Chen, 29, purchased the home at 90-31 48th Ave. in February, and had since tried evict eight tenants who remained in the house.
Building department records show that as many as 60 people may have lived in the home at one point — one of 26 open violations at the three-family Elmhurst home.
Most of the violations occurred before Chen bought the property, records show.
One by one, the nation’s biggest public housing authority is turning over management of tens of thousands of its 175,000 apartments to the private sector.
And with every apartment that goes into private hands, long-awaited repairs are deemed “closed” — even though the fixes haven’t taken place, a housing advocacy group charged in court papers filed this week.
Instead, tenants are instructed to tell the development’s new management team about what work needs to be done. NYCHA officials — who have struggled for years to reduce a massive repair request backlog that recently hit a record 475,000 — then get to take those jobs off the books.
This bureaucratic sleight of hand is taking place under an Obama-era program called Rental Assistance Demonstration (RAD) in which NYCHA turns building management over to a private company while retaining ownership of the property. To date, 9,500 units have been converted, with another 12,000 to follow in the next few months.
All told, NYCHA plans to transfer 62,000 apartments into RAD and a local version of the program called Permanent Affordability Commitment Together (PACT) by the time the transformation is complete.
This set-up allows NYCHA to raise money via up-front fees from developers, who are charged with upgrading and maintaining the complexes. The developers pocket the tenants’ rent going forward and must ensure living conditions are safe.
Congresswoman Carolyn Maloney is pitching a bill on Capitol Hill that will put an end to shell companies across the United States, and possibly alleviate some of the issues facing everyday New Yorkers in an inflated housing market.
The main objective of the bill, however, is national security exemplified in the history of 650 Fifth Ave., once owned by the Iranian government and used to launder money for the benefit of terrorism groups.
“It’s not owned by the government of Iran anymore. It’s owned by a private U.S. company, but for many years, Iran was able to circumvent U.S. sanctions and launder their money, right here, in the US financial system,” Maloney said. “Now, people ask how did they do this? They used two anonymous shell companies, both formed here in the United States that hid their ownership. Fortunately the era of anonymous shell companies is almost about to end.”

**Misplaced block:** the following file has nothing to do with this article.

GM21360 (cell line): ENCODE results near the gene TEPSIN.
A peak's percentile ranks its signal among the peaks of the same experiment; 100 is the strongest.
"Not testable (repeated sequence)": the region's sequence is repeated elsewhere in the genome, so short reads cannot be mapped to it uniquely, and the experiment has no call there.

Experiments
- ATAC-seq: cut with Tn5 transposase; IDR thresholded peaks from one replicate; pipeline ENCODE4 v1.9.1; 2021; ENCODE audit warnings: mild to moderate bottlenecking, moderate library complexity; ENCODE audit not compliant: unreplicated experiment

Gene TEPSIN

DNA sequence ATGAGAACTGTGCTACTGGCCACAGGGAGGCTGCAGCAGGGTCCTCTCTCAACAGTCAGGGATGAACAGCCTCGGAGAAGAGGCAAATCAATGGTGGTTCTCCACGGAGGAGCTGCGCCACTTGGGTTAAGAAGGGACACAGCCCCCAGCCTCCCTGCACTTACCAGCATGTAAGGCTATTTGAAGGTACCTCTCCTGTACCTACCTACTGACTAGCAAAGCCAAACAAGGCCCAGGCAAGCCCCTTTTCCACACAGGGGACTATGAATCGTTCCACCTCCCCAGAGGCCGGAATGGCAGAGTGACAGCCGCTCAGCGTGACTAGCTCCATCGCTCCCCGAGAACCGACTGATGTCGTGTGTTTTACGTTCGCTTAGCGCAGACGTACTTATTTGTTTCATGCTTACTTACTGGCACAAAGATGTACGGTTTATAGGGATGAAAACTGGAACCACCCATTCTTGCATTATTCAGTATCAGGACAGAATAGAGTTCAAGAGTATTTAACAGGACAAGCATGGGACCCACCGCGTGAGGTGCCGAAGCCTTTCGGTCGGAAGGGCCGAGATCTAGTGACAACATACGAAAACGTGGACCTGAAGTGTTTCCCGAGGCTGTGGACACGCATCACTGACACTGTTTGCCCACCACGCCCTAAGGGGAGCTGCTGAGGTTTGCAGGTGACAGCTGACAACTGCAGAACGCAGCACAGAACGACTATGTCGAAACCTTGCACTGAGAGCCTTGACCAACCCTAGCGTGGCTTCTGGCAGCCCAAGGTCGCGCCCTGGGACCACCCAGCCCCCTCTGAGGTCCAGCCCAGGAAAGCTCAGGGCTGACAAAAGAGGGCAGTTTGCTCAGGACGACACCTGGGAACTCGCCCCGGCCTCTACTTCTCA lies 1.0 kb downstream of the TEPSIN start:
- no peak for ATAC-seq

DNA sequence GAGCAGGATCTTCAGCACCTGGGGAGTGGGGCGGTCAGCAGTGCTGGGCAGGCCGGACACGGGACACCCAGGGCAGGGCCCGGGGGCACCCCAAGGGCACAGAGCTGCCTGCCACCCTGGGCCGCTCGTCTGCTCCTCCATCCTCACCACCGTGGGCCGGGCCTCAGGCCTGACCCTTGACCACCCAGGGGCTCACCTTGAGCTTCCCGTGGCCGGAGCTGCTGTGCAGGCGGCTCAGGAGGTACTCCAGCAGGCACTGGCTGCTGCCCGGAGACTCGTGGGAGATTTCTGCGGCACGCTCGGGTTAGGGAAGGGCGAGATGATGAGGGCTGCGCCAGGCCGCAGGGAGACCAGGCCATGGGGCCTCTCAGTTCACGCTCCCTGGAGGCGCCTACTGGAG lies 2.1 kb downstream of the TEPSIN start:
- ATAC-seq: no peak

Investigators are narrowing in on arson as the likely cause of a blaze that killed three people in Queens, law enforcement sources said Monday.
Investigators found traces of an accelerant inside the gutted three-story home on 48th Ave. near 91st St. in Elmhurst, suggesting the deadly fire may have been intentionally set. Other possible causes are still being probed, the sources said.
Security video shows someone leaving the building right before the fire started, the sources said. No suspect has been identified.
Thirteen candidates filed petitions before a Wednesday night deadline to run in the February special election to replace former Councilmember Donovan Richards.
Richards vacated his seat in Southeast Queens’ Council District 31 when he took office as Queens Borough President earlier this month, triggering the special contest on Feb. 23. The election will be the second test of New York City’s new ranked-choice voting system following another special in Council District 24 Feb. 2.
Veteran government strategist and communications professional Selvena Brooks-Powers was the first candidate to submit her petition signatures, followed by attorney Bradley Jared Berfas.
Berfas lists an address in Cedarhurst, a Long Island town that is not in the district, not in Queens and not in New York City. He did not respond to requests for comment.
The other candidates include Richards’ chief of staff Manny Silva, home healthcare training school founder Nancy Martinez and Jewish community leader Pesach Osina, who lost to Richards by 70 votes in a 2013 special election.
LaToya Benjamin, the economic director for James Sanders and assistant school superintendent Shawn Rux are also running.
As are Democratic District Leader Rev. Sherwyn James, filmmaker Perri Pierre and special needs advocate Nicole Lee.